I have traveled extensively around the world and lived in two other countries, and during that time, I have visited, conversed with, and worshipped alongside hundreds, maybe thousands, of other Christians.
Everywhere I have been, I have been blown away by the quality of prayer of our global brothers and sisters. In Cameroon, churches routinely held all-night prayer meetings; in Lebanon, Christians pray urgently for peace; in the United Kingdom, churches regularly get together for ecumenical prayer gatherings.
In comparison, my own prayers have sounded shallow, immature, inauthentic. They make me feel as if I am a novice in the spiritual life.
I suppose I am a novice at this thing called prayer. But I have been determined to change that.
I have been on a personal quest to go deeper in prayer over the last ten years. In the past year, the quest has become more urgent, given the shape and tenor of our national politics, as well as the events roiling the globe. I have grown increasingly weary and tired with the constant barrage of bad news, and the only thing that I have found which gives me true hope and continual succor is a deepening relationship with God in prayer.
One of the biggest steps forward in my prayer journey was the discovery of contemplative prayer. Contemplative prayer is praying without words or thoughts, as opposed to discursive prayer, which absolutely depends on words and thoughts. Everything we pray on Sunday mornings is discursive; when Ken or I lead us in prayer, we put ideas into words for the purpose of communicating with you, so that you may participate in the prayer itself and be able to say a hearty “Amen!”
But the truth is that God is beyond all words and thoughts. We cannot describe God in any human language, because God transcends all our puny attempts to constrain God’s self. Our words always fall short. Our thoughts always do an injustice to the true God.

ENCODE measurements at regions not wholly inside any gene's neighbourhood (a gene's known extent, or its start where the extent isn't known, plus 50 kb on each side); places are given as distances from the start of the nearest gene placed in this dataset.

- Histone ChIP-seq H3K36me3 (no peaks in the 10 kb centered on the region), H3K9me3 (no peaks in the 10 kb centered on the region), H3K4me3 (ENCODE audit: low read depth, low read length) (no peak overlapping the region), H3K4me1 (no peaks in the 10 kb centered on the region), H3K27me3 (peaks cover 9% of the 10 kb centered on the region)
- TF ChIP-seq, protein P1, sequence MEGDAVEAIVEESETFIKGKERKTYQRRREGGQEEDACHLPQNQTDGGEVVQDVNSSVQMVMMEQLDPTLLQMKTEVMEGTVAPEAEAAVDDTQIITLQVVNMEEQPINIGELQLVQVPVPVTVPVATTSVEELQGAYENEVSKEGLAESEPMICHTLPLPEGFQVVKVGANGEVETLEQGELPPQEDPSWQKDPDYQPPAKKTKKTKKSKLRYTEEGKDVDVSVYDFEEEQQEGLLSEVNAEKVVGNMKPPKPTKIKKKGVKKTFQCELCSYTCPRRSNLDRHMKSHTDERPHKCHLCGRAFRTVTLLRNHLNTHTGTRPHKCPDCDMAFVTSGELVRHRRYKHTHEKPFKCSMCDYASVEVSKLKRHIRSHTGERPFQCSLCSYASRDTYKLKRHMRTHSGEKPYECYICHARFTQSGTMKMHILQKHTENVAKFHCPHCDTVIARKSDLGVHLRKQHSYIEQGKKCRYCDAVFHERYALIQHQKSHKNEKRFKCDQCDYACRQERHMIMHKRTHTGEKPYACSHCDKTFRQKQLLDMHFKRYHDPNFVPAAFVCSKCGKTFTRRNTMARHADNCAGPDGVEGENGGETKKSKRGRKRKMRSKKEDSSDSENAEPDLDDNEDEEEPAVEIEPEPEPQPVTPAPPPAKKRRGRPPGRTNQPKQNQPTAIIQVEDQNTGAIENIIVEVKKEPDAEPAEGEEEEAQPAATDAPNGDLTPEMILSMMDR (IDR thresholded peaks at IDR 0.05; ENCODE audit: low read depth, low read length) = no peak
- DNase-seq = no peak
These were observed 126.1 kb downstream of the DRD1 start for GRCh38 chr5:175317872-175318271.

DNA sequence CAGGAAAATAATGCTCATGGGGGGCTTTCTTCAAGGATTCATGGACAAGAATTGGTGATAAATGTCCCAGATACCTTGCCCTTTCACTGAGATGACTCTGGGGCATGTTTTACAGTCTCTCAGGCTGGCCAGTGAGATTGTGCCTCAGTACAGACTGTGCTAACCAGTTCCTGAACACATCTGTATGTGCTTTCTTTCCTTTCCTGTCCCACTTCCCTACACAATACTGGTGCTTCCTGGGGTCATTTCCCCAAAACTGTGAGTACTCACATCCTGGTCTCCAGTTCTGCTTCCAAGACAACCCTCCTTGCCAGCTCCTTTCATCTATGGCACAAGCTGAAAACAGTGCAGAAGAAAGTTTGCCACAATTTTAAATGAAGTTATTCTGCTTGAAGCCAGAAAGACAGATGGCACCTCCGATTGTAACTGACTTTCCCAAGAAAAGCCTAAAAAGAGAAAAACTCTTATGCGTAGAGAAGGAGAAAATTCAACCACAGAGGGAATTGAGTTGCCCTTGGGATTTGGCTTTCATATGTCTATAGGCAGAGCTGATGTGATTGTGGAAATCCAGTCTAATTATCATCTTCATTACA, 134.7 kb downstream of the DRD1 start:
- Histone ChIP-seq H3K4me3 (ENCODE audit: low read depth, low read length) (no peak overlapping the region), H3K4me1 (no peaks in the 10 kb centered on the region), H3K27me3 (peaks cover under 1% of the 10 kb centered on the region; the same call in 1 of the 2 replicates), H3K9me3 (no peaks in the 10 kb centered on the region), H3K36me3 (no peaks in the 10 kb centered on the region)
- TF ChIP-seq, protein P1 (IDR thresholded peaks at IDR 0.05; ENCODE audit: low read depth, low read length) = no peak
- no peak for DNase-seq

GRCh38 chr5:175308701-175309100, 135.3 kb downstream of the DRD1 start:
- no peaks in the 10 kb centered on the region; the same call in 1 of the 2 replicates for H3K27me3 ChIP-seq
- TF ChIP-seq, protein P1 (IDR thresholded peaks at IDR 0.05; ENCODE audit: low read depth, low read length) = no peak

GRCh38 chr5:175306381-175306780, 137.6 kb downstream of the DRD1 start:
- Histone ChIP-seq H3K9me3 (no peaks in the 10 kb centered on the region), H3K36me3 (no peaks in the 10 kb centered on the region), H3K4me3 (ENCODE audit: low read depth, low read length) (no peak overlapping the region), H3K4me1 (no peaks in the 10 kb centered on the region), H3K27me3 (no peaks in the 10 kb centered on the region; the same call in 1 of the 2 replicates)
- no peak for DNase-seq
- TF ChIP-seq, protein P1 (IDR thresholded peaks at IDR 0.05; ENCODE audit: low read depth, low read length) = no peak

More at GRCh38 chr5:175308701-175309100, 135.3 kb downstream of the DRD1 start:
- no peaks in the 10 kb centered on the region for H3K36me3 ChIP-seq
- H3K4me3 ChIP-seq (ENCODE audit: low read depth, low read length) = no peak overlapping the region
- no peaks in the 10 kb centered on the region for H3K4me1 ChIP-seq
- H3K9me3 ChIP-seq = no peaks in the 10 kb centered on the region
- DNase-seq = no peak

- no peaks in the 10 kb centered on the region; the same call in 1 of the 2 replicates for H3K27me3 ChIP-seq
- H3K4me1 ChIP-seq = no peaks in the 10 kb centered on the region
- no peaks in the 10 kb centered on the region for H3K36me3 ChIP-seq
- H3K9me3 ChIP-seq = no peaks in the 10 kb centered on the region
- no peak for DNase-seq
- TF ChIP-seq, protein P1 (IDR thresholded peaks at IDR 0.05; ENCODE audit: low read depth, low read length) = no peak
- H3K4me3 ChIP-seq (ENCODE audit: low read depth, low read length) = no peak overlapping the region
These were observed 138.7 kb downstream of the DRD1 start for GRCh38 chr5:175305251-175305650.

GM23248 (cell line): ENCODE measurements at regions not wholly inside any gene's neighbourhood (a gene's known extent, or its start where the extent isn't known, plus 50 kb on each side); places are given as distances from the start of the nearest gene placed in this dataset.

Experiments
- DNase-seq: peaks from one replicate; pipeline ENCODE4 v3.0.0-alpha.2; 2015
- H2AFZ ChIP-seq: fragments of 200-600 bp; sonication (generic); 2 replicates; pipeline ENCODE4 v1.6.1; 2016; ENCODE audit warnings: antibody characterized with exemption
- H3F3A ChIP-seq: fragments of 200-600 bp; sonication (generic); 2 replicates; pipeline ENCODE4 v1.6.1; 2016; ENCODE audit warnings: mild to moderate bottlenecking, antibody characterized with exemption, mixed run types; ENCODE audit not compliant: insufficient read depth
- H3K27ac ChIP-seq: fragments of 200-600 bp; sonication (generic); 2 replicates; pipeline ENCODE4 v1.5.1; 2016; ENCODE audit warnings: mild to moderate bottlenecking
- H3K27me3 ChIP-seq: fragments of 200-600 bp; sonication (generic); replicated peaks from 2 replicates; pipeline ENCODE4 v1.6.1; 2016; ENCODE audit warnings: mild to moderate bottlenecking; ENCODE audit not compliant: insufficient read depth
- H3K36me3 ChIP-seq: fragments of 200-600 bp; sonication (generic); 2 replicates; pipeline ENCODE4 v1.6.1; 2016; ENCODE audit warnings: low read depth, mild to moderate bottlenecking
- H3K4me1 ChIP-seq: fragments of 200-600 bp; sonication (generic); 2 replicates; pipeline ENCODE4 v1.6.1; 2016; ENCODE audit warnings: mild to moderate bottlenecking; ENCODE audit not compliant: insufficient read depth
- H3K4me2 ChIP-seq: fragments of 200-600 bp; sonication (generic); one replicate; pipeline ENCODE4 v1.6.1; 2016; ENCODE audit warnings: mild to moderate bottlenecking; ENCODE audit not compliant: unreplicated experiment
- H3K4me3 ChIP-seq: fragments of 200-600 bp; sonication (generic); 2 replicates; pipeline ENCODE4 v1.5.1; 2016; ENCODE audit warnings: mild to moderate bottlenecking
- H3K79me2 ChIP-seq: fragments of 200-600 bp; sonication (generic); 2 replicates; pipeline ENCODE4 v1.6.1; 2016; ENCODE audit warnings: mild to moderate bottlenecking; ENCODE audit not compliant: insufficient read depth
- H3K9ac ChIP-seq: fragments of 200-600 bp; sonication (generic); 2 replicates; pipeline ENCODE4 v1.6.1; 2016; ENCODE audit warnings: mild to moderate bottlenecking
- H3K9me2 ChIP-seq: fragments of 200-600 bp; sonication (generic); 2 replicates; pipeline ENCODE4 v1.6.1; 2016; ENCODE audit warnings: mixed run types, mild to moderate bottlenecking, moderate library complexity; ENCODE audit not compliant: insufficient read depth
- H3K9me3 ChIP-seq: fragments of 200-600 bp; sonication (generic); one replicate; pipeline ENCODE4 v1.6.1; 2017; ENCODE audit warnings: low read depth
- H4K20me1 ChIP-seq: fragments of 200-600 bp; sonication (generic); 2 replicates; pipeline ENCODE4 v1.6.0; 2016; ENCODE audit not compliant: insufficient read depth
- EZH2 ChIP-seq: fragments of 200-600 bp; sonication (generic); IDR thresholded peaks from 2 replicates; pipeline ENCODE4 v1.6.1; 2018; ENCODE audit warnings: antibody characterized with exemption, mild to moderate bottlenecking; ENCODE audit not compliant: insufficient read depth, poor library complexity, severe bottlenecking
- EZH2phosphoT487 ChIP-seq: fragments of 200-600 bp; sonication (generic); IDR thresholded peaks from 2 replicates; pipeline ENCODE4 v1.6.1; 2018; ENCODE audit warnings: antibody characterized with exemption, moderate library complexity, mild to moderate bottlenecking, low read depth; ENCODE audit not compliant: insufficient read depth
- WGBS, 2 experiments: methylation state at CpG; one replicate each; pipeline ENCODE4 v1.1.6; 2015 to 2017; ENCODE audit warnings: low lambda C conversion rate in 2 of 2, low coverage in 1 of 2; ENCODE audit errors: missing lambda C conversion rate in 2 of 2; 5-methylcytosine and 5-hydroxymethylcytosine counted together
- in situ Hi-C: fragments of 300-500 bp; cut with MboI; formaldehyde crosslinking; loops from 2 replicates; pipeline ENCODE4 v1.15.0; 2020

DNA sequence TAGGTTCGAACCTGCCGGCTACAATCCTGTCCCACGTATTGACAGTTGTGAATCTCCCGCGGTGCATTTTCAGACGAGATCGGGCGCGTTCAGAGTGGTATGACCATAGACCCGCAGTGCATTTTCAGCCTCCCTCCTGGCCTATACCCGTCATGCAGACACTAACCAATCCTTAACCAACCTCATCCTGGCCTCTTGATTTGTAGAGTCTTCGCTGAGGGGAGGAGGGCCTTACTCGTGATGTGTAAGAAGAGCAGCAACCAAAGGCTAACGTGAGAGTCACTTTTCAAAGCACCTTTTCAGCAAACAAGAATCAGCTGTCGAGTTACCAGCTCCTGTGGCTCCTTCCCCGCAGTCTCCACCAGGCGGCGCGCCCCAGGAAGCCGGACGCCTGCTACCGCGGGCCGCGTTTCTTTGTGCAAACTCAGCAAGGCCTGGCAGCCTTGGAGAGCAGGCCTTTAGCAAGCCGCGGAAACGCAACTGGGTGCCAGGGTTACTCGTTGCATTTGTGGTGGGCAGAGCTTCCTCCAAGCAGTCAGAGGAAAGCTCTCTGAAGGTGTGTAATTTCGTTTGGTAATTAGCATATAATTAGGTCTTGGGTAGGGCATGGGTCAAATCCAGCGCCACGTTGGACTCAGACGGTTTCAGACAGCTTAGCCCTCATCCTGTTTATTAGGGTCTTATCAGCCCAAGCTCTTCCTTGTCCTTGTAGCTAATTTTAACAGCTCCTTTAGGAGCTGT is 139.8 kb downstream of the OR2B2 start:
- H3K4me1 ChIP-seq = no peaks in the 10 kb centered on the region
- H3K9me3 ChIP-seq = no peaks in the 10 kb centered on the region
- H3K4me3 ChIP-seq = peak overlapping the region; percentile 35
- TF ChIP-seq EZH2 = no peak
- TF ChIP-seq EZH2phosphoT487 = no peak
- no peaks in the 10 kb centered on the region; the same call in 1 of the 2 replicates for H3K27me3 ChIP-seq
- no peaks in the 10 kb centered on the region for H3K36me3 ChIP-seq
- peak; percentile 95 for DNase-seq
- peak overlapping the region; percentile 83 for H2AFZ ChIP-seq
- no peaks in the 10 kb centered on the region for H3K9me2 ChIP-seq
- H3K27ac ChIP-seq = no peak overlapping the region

Contemplative prayer is a way of praying in which one tries to set aside rational discourse and put oneself into a listening, receptive posture.
I have just finished writing a book about this subject, entitled, Deeper: Take Your Prayer Life to New Depths, which I am offering as this year’s Lent study. In the book I explore both discursive and contemplative prayer methods, and provide exercises in many different types of prayer.
I’ve also been enrolled in a new self-publishing course and, with the help of a book coach, I’m hoping to get a wider distribution of the book.
The book officially launches on Amazon on Sunday, Feb. 11, and for the first two days, will be offered as a free Kindle book. If you would like to be notified by email when the book is available, click here and sign up for the Pre-Release List. I’ll send you an email on the 11th with a link to download the book. (Physical copies of the book will also be available in church on that day, as well as on Amazon. But those will be sold for $10 each.)
I would love for you all to download my book at that time; this helps my ranking on the Amazon charts, and will get it in front of more people. I would also appreciate if you wrote reviews of the book, and posted them on Amazon, too.
My hope is not that I become a bestselling author for the sake of becoming a bestselling author. I want people to become better at prayer. I want us all to draw closer to God, who is the Source and Meaning of Life, who is Love and Mercy.
I want us to go deeper.